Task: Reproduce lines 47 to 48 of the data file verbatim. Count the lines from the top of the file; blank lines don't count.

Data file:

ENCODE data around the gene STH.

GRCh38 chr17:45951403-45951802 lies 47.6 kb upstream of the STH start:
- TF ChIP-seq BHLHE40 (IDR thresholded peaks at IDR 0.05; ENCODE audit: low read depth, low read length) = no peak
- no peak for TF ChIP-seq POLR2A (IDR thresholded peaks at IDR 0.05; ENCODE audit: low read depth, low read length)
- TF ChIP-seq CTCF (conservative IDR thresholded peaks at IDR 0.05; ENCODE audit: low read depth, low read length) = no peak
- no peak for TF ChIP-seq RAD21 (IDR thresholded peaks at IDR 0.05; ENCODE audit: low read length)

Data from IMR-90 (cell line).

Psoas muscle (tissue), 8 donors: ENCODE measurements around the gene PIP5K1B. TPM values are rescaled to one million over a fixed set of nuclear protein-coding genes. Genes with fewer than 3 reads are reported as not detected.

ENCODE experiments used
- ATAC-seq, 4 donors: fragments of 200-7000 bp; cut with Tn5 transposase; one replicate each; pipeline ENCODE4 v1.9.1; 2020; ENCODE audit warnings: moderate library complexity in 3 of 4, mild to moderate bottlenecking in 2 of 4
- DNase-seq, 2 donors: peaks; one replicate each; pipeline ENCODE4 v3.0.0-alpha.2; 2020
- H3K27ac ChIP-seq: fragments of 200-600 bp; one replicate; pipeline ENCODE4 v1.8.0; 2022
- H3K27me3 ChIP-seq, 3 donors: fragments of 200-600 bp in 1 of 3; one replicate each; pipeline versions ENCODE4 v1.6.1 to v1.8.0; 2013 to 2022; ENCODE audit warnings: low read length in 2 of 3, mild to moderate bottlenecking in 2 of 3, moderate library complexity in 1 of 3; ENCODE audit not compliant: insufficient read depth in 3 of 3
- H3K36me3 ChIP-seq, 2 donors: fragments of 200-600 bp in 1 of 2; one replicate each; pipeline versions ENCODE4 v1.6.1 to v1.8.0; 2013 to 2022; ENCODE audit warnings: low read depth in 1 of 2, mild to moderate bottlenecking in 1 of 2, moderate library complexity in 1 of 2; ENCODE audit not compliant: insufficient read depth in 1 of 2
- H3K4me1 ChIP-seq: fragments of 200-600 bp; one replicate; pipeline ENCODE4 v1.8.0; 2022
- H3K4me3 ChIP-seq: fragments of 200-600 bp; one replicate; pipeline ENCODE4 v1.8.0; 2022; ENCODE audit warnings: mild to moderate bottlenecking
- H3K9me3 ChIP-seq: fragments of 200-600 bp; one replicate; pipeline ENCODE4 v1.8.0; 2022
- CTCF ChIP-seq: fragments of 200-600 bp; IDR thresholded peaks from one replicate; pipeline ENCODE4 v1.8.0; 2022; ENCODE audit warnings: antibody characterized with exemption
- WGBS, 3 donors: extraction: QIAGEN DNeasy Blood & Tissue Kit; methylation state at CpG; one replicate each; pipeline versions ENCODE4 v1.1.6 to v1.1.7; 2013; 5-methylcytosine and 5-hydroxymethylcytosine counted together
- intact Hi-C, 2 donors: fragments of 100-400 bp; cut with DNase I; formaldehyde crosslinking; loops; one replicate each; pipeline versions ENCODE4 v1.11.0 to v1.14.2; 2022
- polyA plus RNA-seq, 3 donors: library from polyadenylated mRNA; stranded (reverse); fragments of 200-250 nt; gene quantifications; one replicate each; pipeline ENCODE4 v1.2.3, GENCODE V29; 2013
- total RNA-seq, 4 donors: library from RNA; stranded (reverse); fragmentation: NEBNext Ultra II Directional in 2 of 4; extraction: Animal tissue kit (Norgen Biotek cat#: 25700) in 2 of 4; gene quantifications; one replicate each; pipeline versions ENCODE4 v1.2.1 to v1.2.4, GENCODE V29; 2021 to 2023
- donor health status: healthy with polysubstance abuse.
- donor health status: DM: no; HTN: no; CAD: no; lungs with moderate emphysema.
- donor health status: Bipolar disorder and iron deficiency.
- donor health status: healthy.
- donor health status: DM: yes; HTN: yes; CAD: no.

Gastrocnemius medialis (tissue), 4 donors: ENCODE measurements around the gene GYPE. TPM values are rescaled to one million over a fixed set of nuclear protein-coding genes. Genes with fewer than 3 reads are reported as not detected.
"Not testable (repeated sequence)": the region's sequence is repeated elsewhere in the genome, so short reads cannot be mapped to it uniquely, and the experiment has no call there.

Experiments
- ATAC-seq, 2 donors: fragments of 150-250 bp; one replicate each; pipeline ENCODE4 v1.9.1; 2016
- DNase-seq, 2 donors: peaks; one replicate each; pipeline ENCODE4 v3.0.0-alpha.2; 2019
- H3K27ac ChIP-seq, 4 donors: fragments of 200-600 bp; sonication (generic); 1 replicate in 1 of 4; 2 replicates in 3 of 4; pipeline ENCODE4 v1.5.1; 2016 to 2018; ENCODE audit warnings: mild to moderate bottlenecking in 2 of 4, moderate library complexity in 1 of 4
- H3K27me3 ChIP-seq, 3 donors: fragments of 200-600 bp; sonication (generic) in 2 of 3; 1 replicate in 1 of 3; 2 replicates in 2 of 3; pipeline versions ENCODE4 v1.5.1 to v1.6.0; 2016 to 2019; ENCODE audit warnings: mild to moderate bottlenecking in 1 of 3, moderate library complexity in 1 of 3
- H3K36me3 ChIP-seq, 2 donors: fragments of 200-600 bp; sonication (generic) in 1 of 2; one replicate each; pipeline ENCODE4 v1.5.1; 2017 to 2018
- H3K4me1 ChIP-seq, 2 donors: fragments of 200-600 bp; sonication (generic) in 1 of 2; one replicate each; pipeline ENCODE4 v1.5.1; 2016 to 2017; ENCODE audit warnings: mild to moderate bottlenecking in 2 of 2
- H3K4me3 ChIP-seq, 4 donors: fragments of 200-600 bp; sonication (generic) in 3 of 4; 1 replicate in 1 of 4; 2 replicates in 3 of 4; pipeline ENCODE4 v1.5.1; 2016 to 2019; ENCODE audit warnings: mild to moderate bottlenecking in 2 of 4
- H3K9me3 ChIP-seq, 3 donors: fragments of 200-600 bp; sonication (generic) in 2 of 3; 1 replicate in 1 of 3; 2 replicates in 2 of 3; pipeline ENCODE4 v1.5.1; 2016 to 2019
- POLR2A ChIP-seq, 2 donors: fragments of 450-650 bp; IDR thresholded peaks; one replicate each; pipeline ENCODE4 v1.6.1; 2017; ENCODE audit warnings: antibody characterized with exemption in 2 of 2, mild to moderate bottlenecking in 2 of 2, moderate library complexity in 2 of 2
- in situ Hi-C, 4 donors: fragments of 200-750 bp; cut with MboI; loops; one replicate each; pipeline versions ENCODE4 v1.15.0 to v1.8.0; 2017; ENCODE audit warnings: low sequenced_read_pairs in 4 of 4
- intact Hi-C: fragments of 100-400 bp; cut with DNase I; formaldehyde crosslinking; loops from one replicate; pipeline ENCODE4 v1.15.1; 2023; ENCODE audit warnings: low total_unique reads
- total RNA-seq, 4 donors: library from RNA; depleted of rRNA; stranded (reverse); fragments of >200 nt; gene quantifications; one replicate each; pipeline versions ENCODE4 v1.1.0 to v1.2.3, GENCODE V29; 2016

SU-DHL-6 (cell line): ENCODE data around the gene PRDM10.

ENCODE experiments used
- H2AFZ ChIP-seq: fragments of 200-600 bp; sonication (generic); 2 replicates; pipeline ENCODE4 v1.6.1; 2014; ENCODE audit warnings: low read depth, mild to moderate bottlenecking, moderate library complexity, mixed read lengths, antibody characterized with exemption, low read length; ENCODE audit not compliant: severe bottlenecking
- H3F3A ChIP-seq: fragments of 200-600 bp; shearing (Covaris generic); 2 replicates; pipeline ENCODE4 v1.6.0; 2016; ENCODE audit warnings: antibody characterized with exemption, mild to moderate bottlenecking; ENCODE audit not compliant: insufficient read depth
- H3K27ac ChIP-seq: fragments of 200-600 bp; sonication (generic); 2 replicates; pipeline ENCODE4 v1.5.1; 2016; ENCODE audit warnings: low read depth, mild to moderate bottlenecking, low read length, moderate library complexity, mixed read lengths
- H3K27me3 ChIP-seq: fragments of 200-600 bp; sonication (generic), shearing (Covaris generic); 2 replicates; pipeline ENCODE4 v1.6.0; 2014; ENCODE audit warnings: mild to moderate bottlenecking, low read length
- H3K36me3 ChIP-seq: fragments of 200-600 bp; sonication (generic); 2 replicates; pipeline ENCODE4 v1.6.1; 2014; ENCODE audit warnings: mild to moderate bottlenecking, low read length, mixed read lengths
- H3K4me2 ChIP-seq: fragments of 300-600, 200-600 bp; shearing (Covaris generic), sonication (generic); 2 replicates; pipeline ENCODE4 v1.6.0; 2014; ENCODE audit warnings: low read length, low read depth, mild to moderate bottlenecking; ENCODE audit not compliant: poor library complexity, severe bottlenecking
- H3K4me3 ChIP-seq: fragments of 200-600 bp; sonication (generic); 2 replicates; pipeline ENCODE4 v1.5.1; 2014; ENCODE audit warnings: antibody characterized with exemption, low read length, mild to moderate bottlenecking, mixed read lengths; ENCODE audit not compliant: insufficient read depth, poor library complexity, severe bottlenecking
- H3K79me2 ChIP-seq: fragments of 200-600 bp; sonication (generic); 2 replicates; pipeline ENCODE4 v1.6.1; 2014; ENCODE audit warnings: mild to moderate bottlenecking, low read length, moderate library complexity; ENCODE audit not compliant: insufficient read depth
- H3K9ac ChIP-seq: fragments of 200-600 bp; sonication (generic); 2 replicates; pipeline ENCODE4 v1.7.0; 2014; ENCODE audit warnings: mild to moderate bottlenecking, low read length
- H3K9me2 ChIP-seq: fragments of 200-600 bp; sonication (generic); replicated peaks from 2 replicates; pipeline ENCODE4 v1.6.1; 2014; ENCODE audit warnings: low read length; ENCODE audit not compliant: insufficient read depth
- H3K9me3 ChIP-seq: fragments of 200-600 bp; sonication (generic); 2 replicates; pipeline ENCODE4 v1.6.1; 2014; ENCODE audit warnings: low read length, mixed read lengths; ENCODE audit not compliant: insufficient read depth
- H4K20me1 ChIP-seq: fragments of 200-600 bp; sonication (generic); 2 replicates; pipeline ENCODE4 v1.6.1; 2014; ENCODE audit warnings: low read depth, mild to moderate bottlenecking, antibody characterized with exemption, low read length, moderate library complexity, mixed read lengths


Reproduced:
- H3K27ac ChIP-seq: fragments of 200-600 bp; sonication (generic); 2 replicates; pipeline ENCODE4 v1.5.1; 2016; ENCODE audit warnings: low read depth, mild to moderate bottlenecking, low read length, moderate library complexity, mixed read lengths
- H3K27me3 ChIP-seq: fragments of 200-600 bp; sonication (generic), shearing (Covaris generic); 2 replicates; pipeline ENCODE4 v1.6.0; 2014; ENCODE audit warnings: mild to moderate bottlenecking, low read length